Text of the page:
March 26, 2020 4 min read 2 Comments
Below Thomas W. Schaller walks us through how he approaches a painting. See the process first hand in his video "Watercolor: The Power of Design" available now!
I am inspired to paint by any number of influences. I may be inspired by some actual scene, by something or someone I observe in the world around me. But like all of us, I have a great well of observations in my internal “library”. So while real time observation can be crucial, it is no less important than memories, dreams, or pure invention.
So something I see may trigger the possible intent for a painting. But also something I remember, something I read, some piece of music I hear, or something I simply invent may do so as well. A common misconception is that artists always paint what is “beautiful”. I don’t disagree, but I have an expansive idea of beauty. Beauty is not always so pretty. Honesty is beautiful. Anger and sorrow can be as beautiful as are joy and laughter. No emotion should be off the table in the library of art.
Once I have an idea of my intent – what I think the purpose of my painting is to be – I begin the process of design.
Most usually, I will do a small compositional/value study to hammer out the main questions to be answered before I begin the final work. My sketchbook is really a kind of visual diary that I use as a “battleground for ideas”. I see what might work, what might work better, and what might not work at all. I try out concepts in quick small informal sketches – usually in simple black and while graphite pencil sketches – until some idea begins to click.
I think of my sketchbook as a place where I record my emotional response to the world in an intellectual way. I get most of my thinking out of the way here. Then when I begin to paint, I can afford to be far more expressive and intuitive. Thinking is never a bad idea, but like many I suppose, too much thinking while I paint can become a roadblock. So I do all I can to clear the way beforehand before the painting begins.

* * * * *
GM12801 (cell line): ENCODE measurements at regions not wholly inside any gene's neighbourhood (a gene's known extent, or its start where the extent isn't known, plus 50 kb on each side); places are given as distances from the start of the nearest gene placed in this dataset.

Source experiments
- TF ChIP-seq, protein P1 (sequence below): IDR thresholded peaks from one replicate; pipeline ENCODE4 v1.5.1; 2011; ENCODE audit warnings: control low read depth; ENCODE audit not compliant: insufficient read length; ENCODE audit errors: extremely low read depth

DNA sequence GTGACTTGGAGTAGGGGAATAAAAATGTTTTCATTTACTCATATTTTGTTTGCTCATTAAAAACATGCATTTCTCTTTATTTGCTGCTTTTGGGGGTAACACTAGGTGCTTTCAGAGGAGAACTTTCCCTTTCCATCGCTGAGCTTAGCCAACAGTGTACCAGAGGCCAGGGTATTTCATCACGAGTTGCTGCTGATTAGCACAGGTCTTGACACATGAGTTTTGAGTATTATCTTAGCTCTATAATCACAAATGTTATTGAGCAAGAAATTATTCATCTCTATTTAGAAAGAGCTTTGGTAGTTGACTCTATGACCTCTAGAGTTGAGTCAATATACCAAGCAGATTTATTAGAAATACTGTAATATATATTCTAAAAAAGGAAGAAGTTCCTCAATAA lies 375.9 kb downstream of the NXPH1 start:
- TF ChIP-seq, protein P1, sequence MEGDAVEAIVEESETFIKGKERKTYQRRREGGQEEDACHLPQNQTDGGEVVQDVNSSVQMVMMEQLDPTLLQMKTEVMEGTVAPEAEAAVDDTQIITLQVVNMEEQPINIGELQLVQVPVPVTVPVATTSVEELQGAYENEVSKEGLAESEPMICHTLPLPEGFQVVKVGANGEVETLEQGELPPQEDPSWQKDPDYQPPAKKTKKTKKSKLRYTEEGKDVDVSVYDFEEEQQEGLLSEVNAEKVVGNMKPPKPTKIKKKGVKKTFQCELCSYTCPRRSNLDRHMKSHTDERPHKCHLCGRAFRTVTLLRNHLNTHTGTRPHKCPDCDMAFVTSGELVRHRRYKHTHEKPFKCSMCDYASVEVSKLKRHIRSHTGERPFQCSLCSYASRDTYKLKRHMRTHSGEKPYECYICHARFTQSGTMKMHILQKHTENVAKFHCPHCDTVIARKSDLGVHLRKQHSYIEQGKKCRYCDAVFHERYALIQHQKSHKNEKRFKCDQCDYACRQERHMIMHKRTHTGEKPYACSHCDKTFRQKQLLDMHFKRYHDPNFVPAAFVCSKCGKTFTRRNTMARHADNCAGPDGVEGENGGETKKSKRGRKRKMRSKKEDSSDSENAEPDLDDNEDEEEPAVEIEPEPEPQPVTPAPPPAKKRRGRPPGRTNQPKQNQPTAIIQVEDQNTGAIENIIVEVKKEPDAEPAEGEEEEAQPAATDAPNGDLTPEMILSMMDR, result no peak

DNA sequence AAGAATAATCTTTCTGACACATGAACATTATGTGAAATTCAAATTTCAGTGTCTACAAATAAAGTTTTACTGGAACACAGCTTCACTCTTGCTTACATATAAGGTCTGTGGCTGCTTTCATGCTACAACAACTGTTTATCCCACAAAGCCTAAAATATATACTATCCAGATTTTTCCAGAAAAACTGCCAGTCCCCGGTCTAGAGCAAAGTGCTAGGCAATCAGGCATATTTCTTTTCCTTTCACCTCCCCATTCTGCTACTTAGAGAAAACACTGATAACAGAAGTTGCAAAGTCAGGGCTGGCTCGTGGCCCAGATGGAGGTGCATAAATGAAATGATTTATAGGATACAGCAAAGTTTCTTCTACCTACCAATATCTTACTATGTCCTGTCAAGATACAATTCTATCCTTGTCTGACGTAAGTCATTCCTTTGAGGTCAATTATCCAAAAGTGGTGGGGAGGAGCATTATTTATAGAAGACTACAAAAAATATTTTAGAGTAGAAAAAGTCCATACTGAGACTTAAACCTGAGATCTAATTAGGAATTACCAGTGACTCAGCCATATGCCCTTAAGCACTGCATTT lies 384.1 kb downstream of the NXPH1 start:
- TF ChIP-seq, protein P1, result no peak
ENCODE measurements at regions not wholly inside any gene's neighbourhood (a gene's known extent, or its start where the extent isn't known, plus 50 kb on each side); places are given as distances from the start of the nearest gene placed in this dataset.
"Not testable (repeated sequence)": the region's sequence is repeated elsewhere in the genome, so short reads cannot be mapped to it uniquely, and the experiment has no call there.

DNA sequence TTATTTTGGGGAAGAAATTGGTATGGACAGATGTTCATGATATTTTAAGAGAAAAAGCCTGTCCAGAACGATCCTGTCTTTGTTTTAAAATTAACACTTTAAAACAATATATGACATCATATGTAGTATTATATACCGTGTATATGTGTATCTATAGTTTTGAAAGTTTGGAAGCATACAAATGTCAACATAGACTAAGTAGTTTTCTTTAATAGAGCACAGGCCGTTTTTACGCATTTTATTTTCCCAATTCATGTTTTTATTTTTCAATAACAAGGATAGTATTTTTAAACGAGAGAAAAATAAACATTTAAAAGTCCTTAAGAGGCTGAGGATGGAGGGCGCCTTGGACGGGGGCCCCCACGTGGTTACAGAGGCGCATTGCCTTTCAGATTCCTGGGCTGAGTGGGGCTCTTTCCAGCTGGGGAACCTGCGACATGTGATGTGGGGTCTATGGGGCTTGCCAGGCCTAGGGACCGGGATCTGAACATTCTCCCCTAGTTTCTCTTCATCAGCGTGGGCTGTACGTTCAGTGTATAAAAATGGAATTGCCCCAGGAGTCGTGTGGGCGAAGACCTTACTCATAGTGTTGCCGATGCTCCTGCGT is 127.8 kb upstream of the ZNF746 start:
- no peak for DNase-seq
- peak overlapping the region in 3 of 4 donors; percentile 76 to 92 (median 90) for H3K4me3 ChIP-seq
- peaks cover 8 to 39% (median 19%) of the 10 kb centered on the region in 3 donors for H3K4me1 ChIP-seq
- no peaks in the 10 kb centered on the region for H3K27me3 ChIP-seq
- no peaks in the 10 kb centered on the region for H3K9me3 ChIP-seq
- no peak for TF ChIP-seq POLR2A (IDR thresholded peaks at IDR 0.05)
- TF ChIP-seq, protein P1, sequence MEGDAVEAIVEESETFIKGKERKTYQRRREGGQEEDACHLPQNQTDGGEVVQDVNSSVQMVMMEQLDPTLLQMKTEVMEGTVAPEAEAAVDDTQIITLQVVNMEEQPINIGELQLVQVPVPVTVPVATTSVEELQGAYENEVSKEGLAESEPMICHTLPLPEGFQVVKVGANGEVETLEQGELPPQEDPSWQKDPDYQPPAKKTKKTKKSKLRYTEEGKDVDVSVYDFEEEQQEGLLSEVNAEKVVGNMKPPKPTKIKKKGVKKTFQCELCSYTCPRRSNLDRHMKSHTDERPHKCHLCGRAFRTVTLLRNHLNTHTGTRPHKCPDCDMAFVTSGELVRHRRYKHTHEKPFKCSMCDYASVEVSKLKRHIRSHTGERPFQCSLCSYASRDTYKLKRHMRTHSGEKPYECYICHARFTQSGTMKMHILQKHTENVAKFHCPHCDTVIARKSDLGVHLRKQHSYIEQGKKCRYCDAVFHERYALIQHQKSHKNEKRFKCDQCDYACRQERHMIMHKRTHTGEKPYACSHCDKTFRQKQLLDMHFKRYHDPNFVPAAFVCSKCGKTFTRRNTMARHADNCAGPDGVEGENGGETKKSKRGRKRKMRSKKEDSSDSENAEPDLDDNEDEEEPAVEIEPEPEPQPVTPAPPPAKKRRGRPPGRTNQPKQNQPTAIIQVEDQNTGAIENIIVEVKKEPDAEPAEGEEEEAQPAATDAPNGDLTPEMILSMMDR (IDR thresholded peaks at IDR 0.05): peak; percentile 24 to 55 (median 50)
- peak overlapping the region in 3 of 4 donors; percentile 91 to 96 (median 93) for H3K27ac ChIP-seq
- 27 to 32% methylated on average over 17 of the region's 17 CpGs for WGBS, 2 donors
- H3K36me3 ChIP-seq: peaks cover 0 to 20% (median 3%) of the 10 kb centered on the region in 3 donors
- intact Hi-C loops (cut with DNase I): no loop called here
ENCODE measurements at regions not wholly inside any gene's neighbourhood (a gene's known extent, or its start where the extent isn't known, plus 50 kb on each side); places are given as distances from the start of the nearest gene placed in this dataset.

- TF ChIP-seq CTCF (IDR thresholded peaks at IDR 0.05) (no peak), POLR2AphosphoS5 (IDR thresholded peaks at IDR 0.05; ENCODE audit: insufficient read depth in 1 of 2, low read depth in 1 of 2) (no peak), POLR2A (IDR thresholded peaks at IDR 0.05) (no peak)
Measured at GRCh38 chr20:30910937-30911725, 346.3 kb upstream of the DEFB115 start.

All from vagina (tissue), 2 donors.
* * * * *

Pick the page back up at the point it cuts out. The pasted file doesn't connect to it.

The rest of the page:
There is a fundamental way that I tend to organize my perceptions visually. I think of my paintings as an exercise in duality. To establish narrative and energy, I encourage opposite forces to collide and find resolution (or not) on the surface of the paper. So my work is a study in light and dark; warm and cool tones; the vertical, horizontal, and diagonal; the man-made and the natural worlds; the real and the imagined; and the past, present, and future.
Finally, with all this in mind, there are four main elements that I employ to design my paintings. In order of importance, they are:
1. Intent: The purpose, the story of the painting. How can I best translate my inspiration to a piece of paper?
2. Composition: Once I have a direction , a purpose and a story for the painting that I hope to complete, I begin to choose the elements that will make it stronger. And I simultaneously begin to edit away details and elements that may dilute the final effect.
I begin to decide on format – vertical, horizontal, square, etc. for example. Then I begin to decide - in an abstract way - where the main elements of the painting - horizontal, vertical, diagonal. etc. - are to be placed.
Some of the considerations are balance, the rule of thirds, kinetics, and directionality – all as a means to advance the narrative of the specific painting at hand.
3. Values: Once the major shapes are composed, I begin thinking about the abstract arrangement and balance of the values of the final work. I think of all my work as being composed of three major values – dark, light, and mid-tones.
Almost nothing is more important in my work than the presence of a dynamic range of values. I never forget that I am working on a flat, two-dimensional sheet of paper. Dynamic values help establish directionality and dimensionality – the implication of both three and four dimensions within the world of the painting.
4. Color: Last – but not least – in my hierarchy of design components is color. Like most all of us, I love color, but in my paintings I know that it is a less important concern than is value. No beautiful color can save a painting with a weak or disorganized value design.
Like all components of my work, I think of any color as being only as strong as its complement. So I think of all color is my work first as either light or dark and then as either warm or cool. Rarely will a warm tome exist in my work without its complementary cool tone somewhere else in the work. One should dominate - either warm or cool. But neither is as strong or expressive without its complement.
So each of these design concerns must be in service to the one above on the list. That is, Color must be in service to Value. Value must be in service to the Composition. And the Composition must be in service to the overall Intent of the painting.
And I should point out that this list is my own. It is not intended as a “rule” for others - only a suggestion and an illustration of my own process. It works for me, and anyone is free to use it if they wish. But I urge every painter to make his or her own. All of us -depending on our own unique process – should feel free to approach our own paintings however we wish.
Learn more about Thomas W. Schaller's video, "Watercolor: The Power of Design."
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